So the iPhone Mk4 is finally a reality and is wobbling its way to NZ sometime for a late July launch. That’s all well and good. It seems that Apple has made some tangible improvements over the iPhone 3GS, with a thinner form factor, better camera and a new high-res screen (among others) but the following pronouncement from Steve Jobs almost had me rolling off my Swiss ball.
“It is really thin” said Jobs. “It is one of the most beautiful designs you’ve ever seen. Its closest kin is a beautiful old Leica camera.”
Sorry? Come again? Previous generations of iPhone were pretty sweet with Apple’s usual excellent industrial design and the new model is obviously a big leap forward in terms of functionality and a small step forward in terms of design but comparing it to a Leica, particularly an old Leica is a reach.
Hell no, strike that. It’s not a reach, it’s a liberty. Leica cameras are things of beauty, with a design ethos that’s stood the test not of years, but of many long decades. They’re also enduring functional products that have become icons of desirability. Yeah yeah everyone desires an iPhone but they’re throw-away short lifespan products. An old Leica is likely to still be operational and if it isn’t, a some fettling by an expert will probably see it right. That antique will take incredible photos, even today. It will also feel like it was carved from a solid block, with controls as precise as a watch.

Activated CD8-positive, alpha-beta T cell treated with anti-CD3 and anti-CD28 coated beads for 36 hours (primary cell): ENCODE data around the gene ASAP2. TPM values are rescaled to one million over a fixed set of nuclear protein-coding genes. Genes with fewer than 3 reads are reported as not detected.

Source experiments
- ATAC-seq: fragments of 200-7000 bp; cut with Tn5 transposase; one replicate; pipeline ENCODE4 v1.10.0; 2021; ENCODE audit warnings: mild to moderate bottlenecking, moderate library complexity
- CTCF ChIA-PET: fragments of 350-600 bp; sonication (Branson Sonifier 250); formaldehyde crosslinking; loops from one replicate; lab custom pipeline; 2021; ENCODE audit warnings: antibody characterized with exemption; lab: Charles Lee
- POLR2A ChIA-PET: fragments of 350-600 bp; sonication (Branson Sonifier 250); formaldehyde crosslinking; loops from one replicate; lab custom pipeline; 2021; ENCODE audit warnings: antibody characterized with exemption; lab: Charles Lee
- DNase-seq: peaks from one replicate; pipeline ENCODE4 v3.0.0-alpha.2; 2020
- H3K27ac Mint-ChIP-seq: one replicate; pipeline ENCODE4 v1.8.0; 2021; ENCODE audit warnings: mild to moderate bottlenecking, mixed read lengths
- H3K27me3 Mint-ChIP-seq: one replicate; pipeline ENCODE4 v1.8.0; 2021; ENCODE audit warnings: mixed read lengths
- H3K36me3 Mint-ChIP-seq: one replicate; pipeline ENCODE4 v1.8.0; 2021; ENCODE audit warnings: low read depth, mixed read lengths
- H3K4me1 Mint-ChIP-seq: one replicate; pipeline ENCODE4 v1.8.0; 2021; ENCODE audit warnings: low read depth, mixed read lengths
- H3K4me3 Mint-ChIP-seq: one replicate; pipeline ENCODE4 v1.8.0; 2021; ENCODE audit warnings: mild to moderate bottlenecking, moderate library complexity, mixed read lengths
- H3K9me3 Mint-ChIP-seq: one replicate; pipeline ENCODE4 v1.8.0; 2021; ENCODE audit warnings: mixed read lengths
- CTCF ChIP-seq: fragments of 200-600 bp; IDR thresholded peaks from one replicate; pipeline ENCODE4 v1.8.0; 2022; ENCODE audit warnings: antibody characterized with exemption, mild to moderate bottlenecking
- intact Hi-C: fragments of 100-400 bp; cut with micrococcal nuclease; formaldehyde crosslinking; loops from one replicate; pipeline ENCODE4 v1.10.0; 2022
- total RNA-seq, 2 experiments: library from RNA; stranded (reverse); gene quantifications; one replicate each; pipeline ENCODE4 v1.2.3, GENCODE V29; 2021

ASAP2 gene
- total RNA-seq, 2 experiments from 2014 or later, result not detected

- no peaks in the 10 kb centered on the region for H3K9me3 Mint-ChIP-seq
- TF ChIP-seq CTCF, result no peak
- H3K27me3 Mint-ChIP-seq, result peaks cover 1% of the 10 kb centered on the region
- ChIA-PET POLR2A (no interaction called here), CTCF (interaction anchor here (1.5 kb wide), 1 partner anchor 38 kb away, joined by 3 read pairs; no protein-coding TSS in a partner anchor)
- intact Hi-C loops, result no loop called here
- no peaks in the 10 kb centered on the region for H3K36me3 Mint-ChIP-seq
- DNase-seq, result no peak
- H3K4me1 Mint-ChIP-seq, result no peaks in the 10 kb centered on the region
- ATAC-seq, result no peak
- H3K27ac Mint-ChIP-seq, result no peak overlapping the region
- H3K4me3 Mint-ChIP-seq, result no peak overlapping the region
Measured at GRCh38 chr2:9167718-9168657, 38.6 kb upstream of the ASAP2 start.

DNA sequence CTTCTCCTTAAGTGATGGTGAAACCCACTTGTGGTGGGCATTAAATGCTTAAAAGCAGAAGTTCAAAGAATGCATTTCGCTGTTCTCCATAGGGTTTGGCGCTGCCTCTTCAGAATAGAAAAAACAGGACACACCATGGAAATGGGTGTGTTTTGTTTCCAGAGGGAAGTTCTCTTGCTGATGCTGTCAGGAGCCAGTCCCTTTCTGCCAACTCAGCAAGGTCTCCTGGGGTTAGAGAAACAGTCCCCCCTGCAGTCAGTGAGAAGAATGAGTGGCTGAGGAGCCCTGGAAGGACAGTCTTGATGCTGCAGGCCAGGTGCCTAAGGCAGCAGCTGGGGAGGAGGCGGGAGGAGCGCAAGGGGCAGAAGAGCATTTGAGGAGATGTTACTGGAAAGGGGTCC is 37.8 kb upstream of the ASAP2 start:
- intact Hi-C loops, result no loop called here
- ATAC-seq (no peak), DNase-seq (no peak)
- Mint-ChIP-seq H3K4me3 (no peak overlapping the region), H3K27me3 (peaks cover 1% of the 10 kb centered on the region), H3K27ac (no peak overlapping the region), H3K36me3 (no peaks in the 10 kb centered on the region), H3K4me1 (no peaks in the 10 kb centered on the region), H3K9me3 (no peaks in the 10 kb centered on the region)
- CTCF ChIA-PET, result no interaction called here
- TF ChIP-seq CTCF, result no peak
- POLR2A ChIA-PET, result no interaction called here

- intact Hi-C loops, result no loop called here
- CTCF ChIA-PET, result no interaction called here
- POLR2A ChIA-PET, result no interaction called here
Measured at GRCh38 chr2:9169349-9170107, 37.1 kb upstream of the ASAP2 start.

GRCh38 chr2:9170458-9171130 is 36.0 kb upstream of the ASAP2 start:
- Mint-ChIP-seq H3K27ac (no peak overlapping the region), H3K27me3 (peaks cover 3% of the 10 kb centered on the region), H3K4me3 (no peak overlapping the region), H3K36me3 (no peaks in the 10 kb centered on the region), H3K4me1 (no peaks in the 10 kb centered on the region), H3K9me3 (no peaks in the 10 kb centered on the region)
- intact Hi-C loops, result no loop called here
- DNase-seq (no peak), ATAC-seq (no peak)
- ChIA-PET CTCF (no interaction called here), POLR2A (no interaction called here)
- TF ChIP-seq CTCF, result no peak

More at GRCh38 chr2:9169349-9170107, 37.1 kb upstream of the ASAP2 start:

Now I appreciate that digital years are very different to analogue years and that an old Leica will have aged in a totally different way to an iPhone, which can only be cutting edge for a narrow window of time. I ask you though, in 10 years, let alone 50, will anyone even acknowledge the iPhone 4 as an amazing design or will it be forgotten, along with all the other digital products that fell by the wayside?
The old Leica will still be a collectors piece, even when the last roll of film has faded from the planet. They’re special. End of story.
PS – Don’t get me wrong, I’m still getting an iPhone 4. I just won’t be pretending it’s a modern day Leica.